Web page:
Spider silk is a strong animal fiber derived from spiders and can used to make bulletproof vests. For decades, materials scientists have regarded spider silk as an environmentally friendly alternative to synthetic fibers such as nylon and Kevlar fibers, which currently used in bulletproof clothing manufacturing. However, it is costly and requires a large amount of spider breeding.
The whole genome sequencing of Nephila clavipes shows that the spider silk protein in them formed by three amino acid repeat units of glycine glycine and glutamine or alanine or tyrosine β- Layered structure, and β- The hydrogen bonds and other non covalent interactions before the layer allow the fibers to change shape during stretching without affecting the overall structure, ensuring durability and tensile strength exceeding that of Kevlar fibers.
Recently, AMSilk from Munich, Germany collaborated with 21st Bio to identify key fibrin sequences using artificial intelligence and machine learning, and express them in yeast cells and Escherichia coli.
This synthetic spider silk not only has better mechanical strength than, but also does not activate the human immune system, and has a series of characteristics such as biocompatibility and biodegradability. Novo Holdings has invested 29 million euros in this synthetic biology platform, believing that they can adjust their genetic structure to produce fibers of different lengths and adapt to different applications.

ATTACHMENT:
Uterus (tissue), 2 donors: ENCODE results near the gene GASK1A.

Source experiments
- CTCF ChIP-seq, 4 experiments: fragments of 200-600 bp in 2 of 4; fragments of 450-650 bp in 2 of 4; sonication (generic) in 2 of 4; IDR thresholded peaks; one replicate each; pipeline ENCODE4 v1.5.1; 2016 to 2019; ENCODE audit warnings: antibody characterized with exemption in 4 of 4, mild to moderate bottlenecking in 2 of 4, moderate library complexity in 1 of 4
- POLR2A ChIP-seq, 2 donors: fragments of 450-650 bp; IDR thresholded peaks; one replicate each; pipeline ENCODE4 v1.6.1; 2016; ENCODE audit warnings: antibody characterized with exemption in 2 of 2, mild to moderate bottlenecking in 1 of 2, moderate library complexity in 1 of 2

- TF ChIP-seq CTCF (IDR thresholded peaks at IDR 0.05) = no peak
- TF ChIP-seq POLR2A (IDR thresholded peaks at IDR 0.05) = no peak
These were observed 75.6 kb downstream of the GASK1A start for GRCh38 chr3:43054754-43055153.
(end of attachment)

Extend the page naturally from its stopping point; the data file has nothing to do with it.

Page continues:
But for most fermented products, expanding production scale remains a challenge, as high production costs have led AMSilk, like many other spider silk companies, to choose to collaborate with partners such as Mercedes Benz and Adidas.
AMSilk’s main product, called Biosteel, is a biodegradable coating that can used in medicine and cosmetics, and also used in sports shoes in cooperation with Adidas. The company has obtained several patents for protein polymer identification and fermentation, transforming synthetic fibers into environmentally friendly hydrogel or powder coatings.
Seevis Material Sciences, headquartered in Jerusalem, also uses yeast to produce spider silk fibroin. They use a patented self-assembly process, where protein monomers spontaneously assemble into larger SVX fibers (approximately 470000 monomers).
Recently, the company has produced Spheroseev and Hydroseev fibers to provide scaffolds for cancer and stem cells, making them easier to detect under a microscope.
Natural spider silk has a protective stratum corneum outside, which is the key to its mechanical properties. However, the current artificial silk has a short mechanical maintenance time, which is a challenge for commercial production.
Professor Meng Qing from the School of Biological and Medical Engineering at Donghua University in Shanghai and Professor Xia Qingyou from Southwest University collaborated to localize spider silk protein into the silk gland for expression, and to produce transgenic silkworms to produce full-length spider silk with elasticity 1.3 times that of nylon and toughness 6 times that of Kevlar.
Designing more genetically modified spiders containing valine, leucine, histidine,
and arginine has resulted in stronger tensile strength and toughness than the silk of the Darwin bark spider (the strongest silk record), giving it the potential for commercialization.